New nursing strategy calls for transparency on staffing levels
Hospitals could be required to publish nurse staffing levels at least twice a year under plans set out in the chief nursing officers’ strategy.
The proposal is one of a raft of recommendations set out in Compassion in Practice which was launched by chief nursing officer for England Jane Cummings and Department of Health director of nursing Viv Bennett today.
They also call for any proposed changes to skill mix to be discussed by the boards of NHS organisations and recommend the introduction of pre-registration nurse “apprenticeships”.
The strategy reveals univeristies will be required to recruit for values as well as academic achievement and proposes junior staff should be more involved in leadership and service improvement at the beginning of their careers.
Ms Cummings said: “The actions we are setting out – developed with nurses, midwives and care staff – can change the way we work, transform the care of our patients and ensure we deliver a culture of compassionate care.
“We must seize this opportunity to create a future where people are treated with compassion, dignity and respect by skilled staff who have the competence and time to care.”
Ms Cummings and Ms Bennett also recommend ward or community nurse and midwife leaders be made supervisory to “give them time to lead”. They call for all nurses to help make the case for supernumerary status by demonstrating the positive impact it can have on role modelling, staff supervision, clinical placements and communication with patients, families and carers.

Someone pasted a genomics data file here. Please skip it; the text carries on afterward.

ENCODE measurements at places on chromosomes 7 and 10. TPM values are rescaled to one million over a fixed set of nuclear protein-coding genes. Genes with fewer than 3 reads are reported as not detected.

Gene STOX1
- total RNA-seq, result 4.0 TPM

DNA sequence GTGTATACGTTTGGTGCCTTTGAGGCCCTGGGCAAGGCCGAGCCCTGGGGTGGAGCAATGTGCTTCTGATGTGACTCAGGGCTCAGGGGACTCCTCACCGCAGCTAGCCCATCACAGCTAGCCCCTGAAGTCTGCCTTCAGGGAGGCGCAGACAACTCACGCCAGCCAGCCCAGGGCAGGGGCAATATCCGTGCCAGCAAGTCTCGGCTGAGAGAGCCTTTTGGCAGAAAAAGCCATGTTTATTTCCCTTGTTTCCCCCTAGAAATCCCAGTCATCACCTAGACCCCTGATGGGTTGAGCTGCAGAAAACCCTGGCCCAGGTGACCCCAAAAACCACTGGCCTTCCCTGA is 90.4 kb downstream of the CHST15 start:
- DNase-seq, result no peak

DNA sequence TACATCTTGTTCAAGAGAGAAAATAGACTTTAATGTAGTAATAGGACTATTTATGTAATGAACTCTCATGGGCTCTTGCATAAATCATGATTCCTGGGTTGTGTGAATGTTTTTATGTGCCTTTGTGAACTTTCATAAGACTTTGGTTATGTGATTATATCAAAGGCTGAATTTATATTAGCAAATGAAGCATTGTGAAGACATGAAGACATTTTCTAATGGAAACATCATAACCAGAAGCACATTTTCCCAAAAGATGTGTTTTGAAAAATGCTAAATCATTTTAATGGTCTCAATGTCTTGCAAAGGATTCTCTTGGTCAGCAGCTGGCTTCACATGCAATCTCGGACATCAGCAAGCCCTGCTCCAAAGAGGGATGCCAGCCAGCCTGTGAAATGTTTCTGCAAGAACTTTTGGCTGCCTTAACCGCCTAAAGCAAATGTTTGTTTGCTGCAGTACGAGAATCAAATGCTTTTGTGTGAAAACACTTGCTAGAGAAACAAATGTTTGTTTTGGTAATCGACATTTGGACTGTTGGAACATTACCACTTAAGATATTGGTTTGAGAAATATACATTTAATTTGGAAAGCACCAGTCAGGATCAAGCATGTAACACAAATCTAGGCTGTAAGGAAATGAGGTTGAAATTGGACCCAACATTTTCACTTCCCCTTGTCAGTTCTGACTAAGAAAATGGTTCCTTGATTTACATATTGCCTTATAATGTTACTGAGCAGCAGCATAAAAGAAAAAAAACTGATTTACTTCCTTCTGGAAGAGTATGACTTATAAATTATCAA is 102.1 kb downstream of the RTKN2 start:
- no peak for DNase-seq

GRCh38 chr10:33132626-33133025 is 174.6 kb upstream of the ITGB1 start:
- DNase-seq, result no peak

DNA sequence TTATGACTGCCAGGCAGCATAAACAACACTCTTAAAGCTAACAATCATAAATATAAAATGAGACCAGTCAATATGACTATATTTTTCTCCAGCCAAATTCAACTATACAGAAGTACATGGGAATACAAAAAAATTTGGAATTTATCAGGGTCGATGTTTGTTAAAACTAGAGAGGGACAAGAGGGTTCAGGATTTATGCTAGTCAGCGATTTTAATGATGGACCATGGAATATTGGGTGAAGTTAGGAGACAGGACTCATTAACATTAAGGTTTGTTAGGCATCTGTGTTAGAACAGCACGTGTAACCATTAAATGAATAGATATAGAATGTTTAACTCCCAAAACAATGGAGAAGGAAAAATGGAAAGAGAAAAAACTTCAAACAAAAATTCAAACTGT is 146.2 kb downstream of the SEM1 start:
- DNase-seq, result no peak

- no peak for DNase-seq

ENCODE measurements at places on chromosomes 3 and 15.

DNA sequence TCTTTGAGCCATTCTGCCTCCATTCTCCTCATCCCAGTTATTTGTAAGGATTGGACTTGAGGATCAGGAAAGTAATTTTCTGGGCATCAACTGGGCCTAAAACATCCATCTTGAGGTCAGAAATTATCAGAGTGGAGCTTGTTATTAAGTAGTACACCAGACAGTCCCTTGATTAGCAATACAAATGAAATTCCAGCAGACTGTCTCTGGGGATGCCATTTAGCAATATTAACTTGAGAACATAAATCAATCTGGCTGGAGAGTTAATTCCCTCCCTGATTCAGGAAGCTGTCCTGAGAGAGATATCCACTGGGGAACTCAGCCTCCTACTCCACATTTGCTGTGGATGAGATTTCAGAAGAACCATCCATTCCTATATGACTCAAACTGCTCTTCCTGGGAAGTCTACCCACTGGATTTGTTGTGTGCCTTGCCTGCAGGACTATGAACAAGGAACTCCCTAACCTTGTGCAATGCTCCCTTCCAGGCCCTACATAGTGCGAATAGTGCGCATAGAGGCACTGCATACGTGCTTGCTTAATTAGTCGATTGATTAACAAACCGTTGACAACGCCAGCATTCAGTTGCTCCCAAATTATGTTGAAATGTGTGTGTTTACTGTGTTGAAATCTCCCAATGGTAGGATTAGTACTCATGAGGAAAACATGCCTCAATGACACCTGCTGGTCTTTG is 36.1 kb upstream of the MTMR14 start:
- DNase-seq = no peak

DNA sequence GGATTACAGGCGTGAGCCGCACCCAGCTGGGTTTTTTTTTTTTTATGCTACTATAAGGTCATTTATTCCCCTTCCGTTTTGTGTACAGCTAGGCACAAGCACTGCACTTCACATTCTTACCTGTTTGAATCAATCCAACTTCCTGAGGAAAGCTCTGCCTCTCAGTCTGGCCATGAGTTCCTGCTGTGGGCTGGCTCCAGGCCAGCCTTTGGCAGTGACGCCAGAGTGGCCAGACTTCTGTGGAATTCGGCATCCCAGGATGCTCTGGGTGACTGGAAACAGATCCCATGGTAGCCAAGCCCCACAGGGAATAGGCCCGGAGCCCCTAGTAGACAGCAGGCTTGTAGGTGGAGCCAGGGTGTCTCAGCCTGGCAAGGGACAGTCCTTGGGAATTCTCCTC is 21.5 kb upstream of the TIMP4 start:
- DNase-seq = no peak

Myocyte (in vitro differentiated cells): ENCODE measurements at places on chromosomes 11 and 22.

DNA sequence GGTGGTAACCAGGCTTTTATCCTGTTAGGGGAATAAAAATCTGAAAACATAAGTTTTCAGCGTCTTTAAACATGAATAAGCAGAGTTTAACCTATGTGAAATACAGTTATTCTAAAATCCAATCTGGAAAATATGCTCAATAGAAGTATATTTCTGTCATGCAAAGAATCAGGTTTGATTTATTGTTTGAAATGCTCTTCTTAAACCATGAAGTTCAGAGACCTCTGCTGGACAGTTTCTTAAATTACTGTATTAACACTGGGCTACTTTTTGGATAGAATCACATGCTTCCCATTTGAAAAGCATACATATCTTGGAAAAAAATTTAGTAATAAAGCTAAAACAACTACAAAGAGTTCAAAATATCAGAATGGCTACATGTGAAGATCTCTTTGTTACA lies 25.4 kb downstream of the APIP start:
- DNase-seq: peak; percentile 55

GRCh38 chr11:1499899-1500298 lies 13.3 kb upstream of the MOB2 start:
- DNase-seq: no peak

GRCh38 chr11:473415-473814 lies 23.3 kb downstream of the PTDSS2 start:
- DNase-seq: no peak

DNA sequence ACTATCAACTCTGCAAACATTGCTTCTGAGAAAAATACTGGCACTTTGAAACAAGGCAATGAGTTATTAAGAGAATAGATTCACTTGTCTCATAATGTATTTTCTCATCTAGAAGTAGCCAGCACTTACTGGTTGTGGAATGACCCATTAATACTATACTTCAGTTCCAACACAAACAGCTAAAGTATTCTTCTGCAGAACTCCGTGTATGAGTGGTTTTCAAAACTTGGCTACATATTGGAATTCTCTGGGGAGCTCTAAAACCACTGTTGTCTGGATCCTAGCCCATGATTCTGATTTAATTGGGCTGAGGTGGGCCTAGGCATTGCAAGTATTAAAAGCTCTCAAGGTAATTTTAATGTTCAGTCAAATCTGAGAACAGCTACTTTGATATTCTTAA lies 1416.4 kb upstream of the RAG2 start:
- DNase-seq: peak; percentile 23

They add: “We hope this will be accepted and built into all future workforce tools.”
The strategy also recommends a leadership programme that would result in a nationally recognised qualification covering change management and communication.
It commits the NHS Commissioning Board and the DH to developing evidence based staffing levels for nursing outside of an acute setting. The commissioning board will also develop a methodology which organisations can use to measure their culture.
Ms Bennett said: “Our aim is to maximize the contribution of all nurses, midwives and carers to improving the publics’ health by making every contact count for health and wellbeing.”
The strategy was developed to address concerns about declining quality of nursing care and follows a consultation with more than 9,000 nursing staff. It is based around the “6Cs” that Ms Cummings and Ms Bennett believe should underpin nursing: care, compassion, courage, communication, commitment and competence.
It suggests improvements in patient safety and experience can be driven by increased use of the patient safety thermometer and the friends and family test, where patients are asked if they would recommend a service.
Health secretary Jeremy Hunt said: “We want to do all we can to support those who care for patients - and this new vision will help us do that. Nurses, midwives and care staff have one of the most demanding and sensitive roles in the NHS and social care, and they command our respect and support.”